The ability of the fundamentalist to distinguish between reality and fantasy is blurred by their indoctrination. They hold completely inaccurate understandings of world history and most of the sciences. Reason gives way to fairy tales, impossibilities and outright untruths. There exists an abundance of fundamentalist Christians in America who actually believe that the United States is a Christian nation founded on biblical principles, in spite of the historical documentation that proves otherwise. These Christians would have no problem putting a bullet into the head of anyone who disagrees with them. This I know for a fact, as I have received many death threats from both Muslims and Christians alike

While Islamic extremism is outward in its animosity toward unbelievers, many fundamentalist Christians will claim that they hate no one because, according to them, Christ commands them to love the sinner but hate the sin. However, this attitude inexorably leads to judgment, condemnation and eventual exclusion of even family members from all social circles, and sometimes professional ones. Hating the sin but loving the sinner requires the same separation of sentience from the accused that  Islamic extremists doctrine does. In essence, it removes their humanity, making it very easy to mete out whatever punishment is deemed appropriate. This makes terrorism a lot easier.

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Posted by on July 19, 2012. Filed under COMMENTARY/OPINION,HERESY. You can follow any responses to this entry through the RSS 2.0. Both comments and pings are currently closed.
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2 Responses to Terrorism: Hating the Sin

  1. Avi Bernstein

    July 19, 2012 at 8:26 am

    A very interesting article, but no mention is made of the use of terrorism by states – only by individuals. Terrorism is the use of violence for political gain; although interestingly there is no specific definition of the term. The United States has regularly used terrorism since the Second World War as one of many tools to achieve influence and control. Recently, wars in Afghanistan and Iraq plus assassinations by drone strikes in Yemen and Pakistan are all examples of state sponsored terrorism.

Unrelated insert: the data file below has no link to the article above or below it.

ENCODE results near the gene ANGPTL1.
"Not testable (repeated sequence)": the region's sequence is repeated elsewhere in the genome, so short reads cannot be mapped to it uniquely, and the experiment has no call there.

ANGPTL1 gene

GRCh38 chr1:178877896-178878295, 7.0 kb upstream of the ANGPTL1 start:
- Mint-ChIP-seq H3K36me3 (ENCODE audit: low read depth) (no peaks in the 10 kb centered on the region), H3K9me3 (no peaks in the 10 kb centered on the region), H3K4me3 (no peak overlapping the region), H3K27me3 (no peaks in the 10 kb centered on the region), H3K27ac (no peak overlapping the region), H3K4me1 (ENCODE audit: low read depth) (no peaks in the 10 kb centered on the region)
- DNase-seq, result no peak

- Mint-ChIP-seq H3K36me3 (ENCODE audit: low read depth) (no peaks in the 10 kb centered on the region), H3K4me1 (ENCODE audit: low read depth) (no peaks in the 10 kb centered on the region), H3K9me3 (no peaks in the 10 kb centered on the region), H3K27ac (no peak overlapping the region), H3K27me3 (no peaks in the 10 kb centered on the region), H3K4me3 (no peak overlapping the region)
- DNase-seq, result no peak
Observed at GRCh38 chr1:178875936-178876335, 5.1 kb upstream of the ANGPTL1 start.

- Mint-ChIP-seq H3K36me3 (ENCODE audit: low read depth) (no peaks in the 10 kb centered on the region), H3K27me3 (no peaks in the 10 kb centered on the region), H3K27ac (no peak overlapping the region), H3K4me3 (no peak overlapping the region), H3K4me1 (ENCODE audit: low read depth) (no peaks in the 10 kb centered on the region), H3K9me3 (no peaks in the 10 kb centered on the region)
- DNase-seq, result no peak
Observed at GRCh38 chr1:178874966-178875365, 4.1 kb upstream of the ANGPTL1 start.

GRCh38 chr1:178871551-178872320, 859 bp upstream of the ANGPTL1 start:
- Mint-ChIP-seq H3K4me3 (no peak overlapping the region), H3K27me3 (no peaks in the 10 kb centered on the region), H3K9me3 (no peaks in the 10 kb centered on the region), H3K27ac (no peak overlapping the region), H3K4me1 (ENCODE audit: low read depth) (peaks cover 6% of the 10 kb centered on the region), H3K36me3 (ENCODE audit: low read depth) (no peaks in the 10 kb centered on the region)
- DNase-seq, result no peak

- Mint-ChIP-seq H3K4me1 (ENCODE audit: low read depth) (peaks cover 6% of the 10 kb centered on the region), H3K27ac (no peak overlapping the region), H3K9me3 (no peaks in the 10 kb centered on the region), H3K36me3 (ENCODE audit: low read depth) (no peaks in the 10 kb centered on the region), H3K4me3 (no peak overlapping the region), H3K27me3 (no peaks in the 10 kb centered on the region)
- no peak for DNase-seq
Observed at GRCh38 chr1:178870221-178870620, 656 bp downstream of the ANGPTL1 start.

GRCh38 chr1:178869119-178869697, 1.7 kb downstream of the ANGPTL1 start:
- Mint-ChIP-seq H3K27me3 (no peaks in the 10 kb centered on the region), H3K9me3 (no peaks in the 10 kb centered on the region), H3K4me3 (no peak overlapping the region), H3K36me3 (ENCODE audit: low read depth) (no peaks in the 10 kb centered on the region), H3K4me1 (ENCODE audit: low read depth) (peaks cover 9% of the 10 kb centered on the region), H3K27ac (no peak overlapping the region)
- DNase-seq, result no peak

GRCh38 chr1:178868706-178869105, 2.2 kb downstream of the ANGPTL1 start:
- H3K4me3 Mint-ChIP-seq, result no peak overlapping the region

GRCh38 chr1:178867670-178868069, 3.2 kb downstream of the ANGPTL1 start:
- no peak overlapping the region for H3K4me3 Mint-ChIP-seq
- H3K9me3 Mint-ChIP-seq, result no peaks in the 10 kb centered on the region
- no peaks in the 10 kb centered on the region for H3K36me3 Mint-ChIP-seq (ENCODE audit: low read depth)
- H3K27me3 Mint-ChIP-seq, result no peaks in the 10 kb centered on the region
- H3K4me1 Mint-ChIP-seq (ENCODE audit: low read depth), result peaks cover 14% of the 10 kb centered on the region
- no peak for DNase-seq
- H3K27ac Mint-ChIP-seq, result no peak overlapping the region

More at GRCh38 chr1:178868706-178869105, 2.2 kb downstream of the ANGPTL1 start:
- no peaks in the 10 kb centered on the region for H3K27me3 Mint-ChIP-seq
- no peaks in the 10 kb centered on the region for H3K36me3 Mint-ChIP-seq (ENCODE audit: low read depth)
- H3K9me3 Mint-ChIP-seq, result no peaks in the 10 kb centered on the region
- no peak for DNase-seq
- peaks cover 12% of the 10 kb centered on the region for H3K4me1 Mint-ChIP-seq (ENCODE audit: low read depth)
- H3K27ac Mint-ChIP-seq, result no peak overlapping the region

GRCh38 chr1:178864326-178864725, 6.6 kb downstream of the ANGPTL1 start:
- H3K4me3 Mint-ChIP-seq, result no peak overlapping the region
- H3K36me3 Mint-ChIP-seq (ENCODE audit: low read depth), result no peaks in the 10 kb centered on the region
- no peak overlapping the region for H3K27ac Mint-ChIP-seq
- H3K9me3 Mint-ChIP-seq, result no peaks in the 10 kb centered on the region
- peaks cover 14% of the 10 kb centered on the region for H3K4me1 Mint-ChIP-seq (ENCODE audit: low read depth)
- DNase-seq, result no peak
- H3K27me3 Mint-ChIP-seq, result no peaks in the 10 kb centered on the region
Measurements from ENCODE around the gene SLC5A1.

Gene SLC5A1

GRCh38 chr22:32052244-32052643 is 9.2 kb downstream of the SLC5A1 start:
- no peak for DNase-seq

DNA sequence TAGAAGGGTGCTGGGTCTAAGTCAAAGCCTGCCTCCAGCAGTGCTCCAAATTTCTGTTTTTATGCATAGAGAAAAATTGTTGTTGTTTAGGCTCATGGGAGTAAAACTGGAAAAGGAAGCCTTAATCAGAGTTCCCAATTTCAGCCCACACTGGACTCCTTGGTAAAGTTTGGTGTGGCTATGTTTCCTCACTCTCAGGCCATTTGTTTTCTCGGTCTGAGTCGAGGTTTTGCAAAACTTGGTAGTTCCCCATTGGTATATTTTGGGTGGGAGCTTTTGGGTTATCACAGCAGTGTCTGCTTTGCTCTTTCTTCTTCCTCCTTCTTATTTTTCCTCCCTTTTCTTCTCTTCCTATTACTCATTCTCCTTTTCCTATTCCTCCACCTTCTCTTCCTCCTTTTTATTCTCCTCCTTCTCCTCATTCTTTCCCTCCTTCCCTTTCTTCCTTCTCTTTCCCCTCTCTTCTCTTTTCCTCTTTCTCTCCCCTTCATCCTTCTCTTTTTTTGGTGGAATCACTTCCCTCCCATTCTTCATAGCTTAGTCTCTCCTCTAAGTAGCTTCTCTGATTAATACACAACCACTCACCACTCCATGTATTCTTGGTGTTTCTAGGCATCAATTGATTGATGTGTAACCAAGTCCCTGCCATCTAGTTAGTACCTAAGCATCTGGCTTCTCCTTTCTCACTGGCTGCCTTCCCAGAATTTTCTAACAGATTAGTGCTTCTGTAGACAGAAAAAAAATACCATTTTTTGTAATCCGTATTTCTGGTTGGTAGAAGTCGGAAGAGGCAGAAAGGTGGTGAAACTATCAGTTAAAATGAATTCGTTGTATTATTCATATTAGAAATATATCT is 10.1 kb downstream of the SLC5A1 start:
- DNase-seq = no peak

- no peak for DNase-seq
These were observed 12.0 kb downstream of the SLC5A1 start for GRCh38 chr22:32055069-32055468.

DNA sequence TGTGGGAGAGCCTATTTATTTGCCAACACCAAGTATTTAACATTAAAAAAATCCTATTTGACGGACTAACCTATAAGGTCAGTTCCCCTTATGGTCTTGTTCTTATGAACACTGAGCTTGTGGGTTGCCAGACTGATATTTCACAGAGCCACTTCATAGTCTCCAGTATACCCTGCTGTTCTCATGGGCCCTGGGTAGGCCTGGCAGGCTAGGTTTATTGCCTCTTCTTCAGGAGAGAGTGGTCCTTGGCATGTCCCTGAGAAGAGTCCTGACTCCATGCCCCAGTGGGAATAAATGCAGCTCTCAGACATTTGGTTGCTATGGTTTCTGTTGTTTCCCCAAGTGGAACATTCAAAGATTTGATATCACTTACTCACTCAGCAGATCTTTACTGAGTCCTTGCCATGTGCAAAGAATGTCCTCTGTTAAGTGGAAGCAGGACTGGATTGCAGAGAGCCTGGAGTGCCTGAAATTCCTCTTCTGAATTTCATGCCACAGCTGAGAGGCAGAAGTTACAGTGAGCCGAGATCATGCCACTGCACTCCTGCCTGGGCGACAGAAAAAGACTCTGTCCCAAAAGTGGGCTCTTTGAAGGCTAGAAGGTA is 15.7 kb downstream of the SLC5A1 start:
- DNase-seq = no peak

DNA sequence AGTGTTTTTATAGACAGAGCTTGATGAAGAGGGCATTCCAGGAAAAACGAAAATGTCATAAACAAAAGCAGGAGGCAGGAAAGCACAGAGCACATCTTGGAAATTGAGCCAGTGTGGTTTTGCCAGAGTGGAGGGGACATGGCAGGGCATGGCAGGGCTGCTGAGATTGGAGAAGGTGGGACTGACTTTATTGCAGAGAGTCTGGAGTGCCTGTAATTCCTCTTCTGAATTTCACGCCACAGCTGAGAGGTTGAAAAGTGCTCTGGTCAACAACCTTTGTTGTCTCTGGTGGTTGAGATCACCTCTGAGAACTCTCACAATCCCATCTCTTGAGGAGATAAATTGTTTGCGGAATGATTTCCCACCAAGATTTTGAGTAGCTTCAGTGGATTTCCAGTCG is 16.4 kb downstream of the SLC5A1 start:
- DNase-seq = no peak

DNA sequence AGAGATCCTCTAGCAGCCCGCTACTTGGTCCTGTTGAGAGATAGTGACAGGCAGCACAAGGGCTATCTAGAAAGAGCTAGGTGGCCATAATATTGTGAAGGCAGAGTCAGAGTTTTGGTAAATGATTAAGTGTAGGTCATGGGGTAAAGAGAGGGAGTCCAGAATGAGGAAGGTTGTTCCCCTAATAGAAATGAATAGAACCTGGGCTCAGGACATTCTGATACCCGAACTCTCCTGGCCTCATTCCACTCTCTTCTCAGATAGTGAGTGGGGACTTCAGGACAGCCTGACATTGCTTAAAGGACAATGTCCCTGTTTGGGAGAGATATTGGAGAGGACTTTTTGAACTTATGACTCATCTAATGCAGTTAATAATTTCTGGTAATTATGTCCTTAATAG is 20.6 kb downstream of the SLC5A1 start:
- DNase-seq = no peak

• Michael John Scott

      July 19, 2012 at 1:13 pm

      I actually teach terrorism, not the act but the history, at a large university. It is part of the graduate program in criminal justice and you are right Avi, there is no real definition beyond what the FBI has cobbled together:

      “Terrorism is defined in the Code of Federal Regulations as “the unlawful use of force and violence against persons or property to intimidate or coerce a government, the civilian population, or any segment thereof, in furtherance of political or social objectives” (28 C.F.R. Section 0.85).

      “The FBI further describes terrorism as either domestic or international, depending on the origin, base, and objectives of the terrorist organization.

      “Domestic terrorism is the unlawful use, or threatened use, of force or violence by a group or individual based and operating entirely within the United States or Puerto Rico without foreign direction committed against persons or property to intimidate or coerce a government, the civilian population, or any segment thereof in furtherance of political or social objectives.

      “International terrorism involves violent acts or acts dangerous to human life that are a violation of the criminal laws of the United States or any state, or that would be a criminal violation if committed within the jurisdiction of the United States or any state. These acts appear to be intended to intimidate or coerce a civilian population, influence the policy of a government by intimidation or coercion, or affect the conduct of a government by assassination or kidnapping. International terrorist acts occur outside the United States or transcend national boundaries in terms of the means by which they are accomplished, the persons they appear intended to coerce or intimidate, or the locale in which their perpetrators operate or seek asylum.”